Registry fees are assessed on weight, size and horsepower rating. Emissions are inspected biannually and a car may be checked by police representatives on the road under certain conditions. Taxes set at retail fuel depots compensate for a vehicle’s consumption.
Appearances of cars in the stories Edit
Cars are not wholly essential in Paradise, which boasts of localised amenities, good roads and a superb public-transportation system (in particular the bus routes). Many young characters in the Comet-penned stories appear to never own or drive cars at all. Nevertheless, numerous mentions of particular cars occur throughout the Two Paradises realm.
Aside from MITE vehicles, the following receive mention in the stories:
- AC; AC Cobra
- Austin - various models
- Bentley - various models
- BMW - various models
- Daimler - various models
- Fiat Spyder; 500; 600 (1960s-1980s); X19
- Ford - various models
- Hindustan/Fiat Padmini
- Holden - various models
- Jaguar - various models
- Jeep, Australian spec
- Land Rover - various models (used by military and police)
- MG Midget (popular); B; GT
- Morris Minor (very popular)
- Morris/Austin/BL Mini (very popular)
- Porsche - 911; others
- Range Rover
- Rolls-Royce - various models
- Rover - various models
- Subaru Justy
- Suzuki Carry - various configurations; only post-1977 (4-stroke)
- Suzuki Metro
- Toyota minibus; other models
- Triumph Spitfire; GT6; TR4; TR6
- Vauxhall - various models
- Volkswagen - various models, including ‘Beetle’
Of the above, non-Commonwealth cars are typically British- or Australian-spec (in specific RHD).
Other vehicles Edit
Large and mid-sized commercial lorries and vans are typically of British or Australian manufacture, with Bedford, Leyland (typically the Comet, used as dustbin lorries), Volvo, Ford, Mack, and Holden all common. Paradise Transport use Routemaster buses, both single- and double-decked (green, not BT red). Large touring coaches do not exist, being deemed too big and cumbersome for Paradisian roads. Non-MITE taxis are often Vauxhall/Opel/Holden Astras, often estates, or Ford Escorts (usually green or clearly marked with green badges,
Specific mentions in stories Edit
In the novel East Of The Sun, upon first settling in at Cook Landing (mid-1983), Paul and Angel Cavaliere acquire what the author calls a Vauxhall Travelall, apparently resembling the lightweight, Isuzu-powered 1970s Chevrolet LUV pickup truck but being a 4-door estate having thin doors, a flimsy folding rear seat, rubber mats over a steel cargo bed, pickup-style tailgate with separate lift-up back window, spindly sticklike gearchange, and an oval instrument cluster. Though slow, noisy, indiscriminately made, and idiosyncratic in its running and handling, the pale-turquoise vehicle becomes well-loved by them both and they keep it throughout the Two Paradises arc.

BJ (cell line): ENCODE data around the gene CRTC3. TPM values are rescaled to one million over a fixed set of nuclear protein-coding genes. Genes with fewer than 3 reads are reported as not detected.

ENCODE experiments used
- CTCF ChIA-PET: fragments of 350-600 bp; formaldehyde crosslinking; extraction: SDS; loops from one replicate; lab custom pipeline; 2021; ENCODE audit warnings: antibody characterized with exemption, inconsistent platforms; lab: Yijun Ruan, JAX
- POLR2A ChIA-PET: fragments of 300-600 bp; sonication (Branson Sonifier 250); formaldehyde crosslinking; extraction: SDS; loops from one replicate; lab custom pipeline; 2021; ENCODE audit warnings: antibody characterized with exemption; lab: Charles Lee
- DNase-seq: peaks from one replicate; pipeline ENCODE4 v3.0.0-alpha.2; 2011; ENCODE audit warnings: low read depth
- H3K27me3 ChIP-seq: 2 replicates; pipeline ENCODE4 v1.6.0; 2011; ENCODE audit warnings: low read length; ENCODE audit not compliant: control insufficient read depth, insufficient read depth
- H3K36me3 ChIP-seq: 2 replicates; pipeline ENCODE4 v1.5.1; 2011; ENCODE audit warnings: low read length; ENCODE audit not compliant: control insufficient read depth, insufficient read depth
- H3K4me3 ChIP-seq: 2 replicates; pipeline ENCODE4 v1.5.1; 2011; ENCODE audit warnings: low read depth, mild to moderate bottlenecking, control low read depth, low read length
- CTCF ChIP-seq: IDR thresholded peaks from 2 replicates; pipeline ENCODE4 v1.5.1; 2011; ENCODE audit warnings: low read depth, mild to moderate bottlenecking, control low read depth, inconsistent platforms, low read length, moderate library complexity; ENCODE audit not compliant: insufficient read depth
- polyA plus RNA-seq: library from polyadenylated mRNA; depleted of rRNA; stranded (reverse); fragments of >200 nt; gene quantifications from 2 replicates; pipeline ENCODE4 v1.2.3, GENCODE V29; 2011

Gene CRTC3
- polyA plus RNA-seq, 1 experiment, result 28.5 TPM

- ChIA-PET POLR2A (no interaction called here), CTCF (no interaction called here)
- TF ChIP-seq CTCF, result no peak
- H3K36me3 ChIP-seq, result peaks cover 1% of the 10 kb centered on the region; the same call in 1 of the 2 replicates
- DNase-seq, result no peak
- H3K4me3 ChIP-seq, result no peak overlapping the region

Lord Paradise keeps a stable of Jaguars at Camelot estate, including two 3.8-litre Mark II saloons, a 4.3-litre XJ saloon, and a V8 Rover P6, all meant for guests’ use, in addition to a respectable collection of XJs, XKs, and Bentleys for personal and family use. In the novella Night On The Town Lord and Lady Paradise roar off in the dead of night in a V12 Jaguar XJ saloon to extricate Lady Susie and Darby St Claire from the hands of the US embassy. The silver 4-door car with white leather seats, large engine and manual gearbox is clearly meant as his Paradisian replacement for his beloved Chevrolet Caprice, featured in the novel Love Me Do and its sequels. More than once Lord Paradise appears driving a turquoise-and-white 1968 RHD 4.9-litre Chevrolet Camaro, typically without restraint or regard for speed limits; taking Lady Susie for a ride to the music store, he races a Porsche 911 down the daunting switchbacks of Ali Wani Drive.
Terri Peale gains a maroon early-1970s Triumph Spitfire for her 16th birthday and begins commuting in it to and from North Eden High School (a very short ride for her at Derby (but she is a 6th-form girl driving her own car).
Lord Jonathan Cavaliere gains a silver 1974 Jensen-Healey drophead coupé for his 16th birthday, in which he proudly begins driving Gwendolyn Dahl about. In the course of the story arc her brother and father admit their admiration for it.
Tippy Baylor confesses, to her cousin Gwendolyn, that her (married) beau bought for her a Fiat Spyder (probably red).
One of the cars owned by Janine Hewlett’s parents is a Ford.
Darby St Claire’s parents own a blue Ford.
Lady Chesney drives a yellow 1969 E-Type drophead in the novel Noemi’s Wold. Her family keep a dark-green Bentley in which Noemi is ordinarily taken to and from school.
Cars mentioned in stories taking place within the arc, but at locations beyond The British Paradise Islands, are not mentioned here.